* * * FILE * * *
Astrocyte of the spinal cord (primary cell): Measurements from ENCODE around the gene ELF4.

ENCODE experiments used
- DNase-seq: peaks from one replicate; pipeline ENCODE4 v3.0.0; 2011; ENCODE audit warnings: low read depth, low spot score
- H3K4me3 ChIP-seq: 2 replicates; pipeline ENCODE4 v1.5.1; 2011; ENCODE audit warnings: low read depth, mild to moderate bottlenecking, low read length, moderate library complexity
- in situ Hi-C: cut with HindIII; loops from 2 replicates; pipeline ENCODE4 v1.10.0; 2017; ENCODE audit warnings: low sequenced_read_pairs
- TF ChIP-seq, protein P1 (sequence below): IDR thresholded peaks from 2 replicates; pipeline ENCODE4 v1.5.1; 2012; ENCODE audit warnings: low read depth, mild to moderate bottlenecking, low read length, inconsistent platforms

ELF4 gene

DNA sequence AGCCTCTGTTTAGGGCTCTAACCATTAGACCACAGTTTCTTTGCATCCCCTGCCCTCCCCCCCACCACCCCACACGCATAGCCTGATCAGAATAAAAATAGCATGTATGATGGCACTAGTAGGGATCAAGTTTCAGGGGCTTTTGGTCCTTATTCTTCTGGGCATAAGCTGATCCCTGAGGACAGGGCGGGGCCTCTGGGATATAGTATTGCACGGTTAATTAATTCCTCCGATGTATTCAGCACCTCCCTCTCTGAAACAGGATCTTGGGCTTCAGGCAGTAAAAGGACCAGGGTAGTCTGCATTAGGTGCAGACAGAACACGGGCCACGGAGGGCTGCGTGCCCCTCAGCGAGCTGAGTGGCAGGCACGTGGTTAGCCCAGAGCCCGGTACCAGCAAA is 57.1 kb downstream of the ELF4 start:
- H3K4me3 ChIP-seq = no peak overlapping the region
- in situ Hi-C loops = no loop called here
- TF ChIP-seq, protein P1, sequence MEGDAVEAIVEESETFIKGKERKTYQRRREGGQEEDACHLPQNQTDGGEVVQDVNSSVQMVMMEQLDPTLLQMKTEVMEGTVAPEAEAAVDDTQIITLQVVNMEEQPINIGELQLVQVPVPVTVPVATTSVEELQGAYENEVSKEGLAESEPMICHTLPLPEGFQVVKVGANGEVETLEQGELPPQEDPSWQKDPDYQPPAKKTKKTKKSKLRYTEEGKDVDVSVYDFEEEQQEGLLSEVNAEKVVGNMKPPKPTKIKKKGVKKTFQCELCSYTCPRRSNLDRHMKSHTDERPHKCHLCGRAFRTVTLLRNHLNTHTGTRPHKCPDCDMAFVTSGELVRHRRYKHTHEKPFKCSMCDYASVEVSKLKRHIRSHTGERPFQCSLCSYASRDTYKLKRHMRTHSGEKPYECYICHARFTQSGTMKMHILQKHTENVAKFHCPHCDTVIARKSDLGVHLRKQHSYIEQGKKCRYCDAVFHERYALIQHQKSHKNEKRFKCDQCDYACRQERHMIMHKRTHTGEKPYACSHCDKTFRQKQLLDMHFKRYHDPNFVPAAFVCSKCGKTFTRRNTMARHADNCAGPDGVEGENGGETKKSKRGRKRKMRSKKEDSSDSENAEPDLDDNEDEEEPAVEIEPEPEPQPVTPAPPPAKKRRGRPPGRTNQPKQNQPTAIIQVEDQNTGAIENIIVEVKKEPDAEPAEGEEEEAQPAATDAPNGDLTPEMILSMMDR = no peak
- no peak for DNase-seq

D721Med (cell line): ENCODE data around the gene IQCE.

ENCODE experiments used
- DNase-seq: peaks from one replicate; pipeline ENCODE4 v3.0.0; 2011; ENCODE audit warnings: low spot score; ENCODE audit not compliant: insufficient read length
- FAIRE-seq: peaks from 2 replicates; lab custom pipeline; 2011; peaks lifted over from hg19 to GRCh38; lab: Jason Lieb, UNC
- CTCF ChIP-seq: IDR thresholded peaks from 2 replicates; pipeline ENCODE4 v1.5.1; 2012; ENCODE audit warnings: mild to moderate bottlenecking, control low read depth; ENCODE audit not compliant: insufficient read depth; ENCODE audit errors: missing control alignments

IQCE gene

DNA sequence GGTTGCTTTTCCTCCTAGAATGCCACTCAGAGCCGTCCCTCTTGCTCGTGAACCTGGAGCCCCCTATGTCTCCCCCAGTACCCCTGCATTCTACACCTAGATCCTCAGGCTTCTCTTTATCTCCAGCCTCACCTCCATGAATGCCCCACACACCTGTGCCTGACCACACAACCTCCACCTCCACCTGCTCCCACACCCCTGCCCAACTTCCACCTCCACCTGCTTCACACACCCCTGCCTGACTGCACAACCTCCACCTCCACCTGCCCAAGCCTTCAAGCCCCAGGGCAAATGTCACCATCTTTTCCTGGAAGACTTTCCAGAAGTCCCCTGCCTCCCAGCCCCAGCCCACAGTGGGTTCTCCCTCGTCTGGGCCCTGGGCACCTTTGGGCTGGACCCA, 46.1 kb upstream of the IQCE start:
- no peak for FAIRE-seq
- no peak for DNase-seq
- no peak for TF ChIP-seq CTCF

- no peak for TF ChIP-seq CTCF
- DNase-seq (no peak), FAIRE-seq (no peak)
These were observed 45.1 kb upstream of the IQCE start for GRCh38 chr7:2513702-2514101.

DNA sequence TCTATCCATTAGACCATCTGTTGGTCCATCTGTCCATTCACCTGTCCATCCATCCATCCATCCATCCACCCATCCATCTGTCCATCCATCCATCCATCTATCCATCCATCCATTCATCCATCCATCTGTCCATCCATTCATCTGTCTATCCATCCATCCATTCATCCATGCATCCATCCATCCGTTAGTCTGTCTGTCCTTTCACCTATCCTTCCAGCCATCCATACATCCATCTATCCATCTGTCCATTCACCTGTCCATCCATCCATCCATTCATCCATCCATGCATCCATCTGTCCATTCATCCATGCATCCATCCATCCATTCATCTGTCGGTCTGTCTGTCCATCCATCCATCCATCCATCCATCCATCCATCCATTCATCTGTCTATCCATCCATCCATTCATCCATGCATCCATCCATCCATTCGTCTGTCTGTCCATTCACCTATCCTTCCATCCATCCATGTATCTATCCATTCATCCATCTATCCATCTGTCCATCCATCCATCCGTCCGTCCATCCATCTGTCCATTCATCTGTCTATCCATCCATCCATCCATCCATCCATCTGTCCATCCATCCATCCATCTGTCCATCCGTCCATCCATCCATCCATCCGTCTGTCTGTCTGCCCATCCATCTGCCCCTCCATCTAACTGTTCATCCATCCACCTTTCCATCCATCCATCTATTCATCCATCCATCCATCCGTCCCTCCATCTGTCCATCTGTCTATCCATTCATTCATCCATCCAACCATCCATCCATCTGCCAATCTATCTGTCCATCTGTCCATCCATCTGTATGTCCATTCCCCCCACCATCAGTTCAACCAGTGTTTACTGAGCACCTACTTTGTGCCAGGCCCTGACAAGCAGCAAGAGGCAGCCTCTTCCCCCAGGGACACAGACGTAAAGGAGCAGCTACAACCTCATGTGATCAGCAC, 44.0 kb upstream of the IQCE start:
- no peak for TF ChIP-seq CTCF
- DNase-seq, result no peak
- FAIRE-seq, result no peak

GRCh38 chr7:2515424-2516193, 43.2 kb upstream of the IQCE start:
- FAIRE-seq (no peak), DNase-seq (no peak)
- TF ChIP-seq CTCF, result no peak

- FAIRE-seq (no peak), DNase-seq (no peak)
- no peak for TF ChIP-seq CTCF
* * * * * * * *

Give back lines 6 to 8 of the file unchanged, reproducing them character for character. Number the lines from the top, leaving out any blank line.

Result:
- TF ChIP-seq, protein P1 (sequence below): IDR thresholded peaks from 2 replicates; pipeline ENCODE4 v1.5.1; 2012; ENCODE audit warnings: low read depth, mild to moderate bottlenecking, low read length, inconsistent platforms

ELF4 gene

DNA sequence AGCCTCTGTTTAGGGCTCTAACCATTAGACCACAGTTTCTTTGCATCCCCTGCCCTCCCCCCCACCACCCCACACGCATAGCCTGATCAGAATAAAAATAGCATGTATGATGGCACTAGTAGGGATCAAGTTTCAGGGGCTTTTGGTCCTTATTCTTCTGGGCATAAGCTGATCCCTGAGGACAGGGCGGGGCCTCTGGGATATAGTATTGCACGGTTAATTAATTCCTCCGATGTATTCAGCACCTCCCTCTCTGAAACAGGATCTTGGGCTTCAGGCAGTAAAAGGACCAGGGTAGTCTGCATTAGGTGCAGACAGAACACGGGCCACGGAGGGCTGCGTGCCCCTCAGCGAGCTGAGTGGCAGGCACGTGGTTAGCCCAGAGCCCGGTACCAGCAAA is 57.1 kb downstream of the ELF4 start: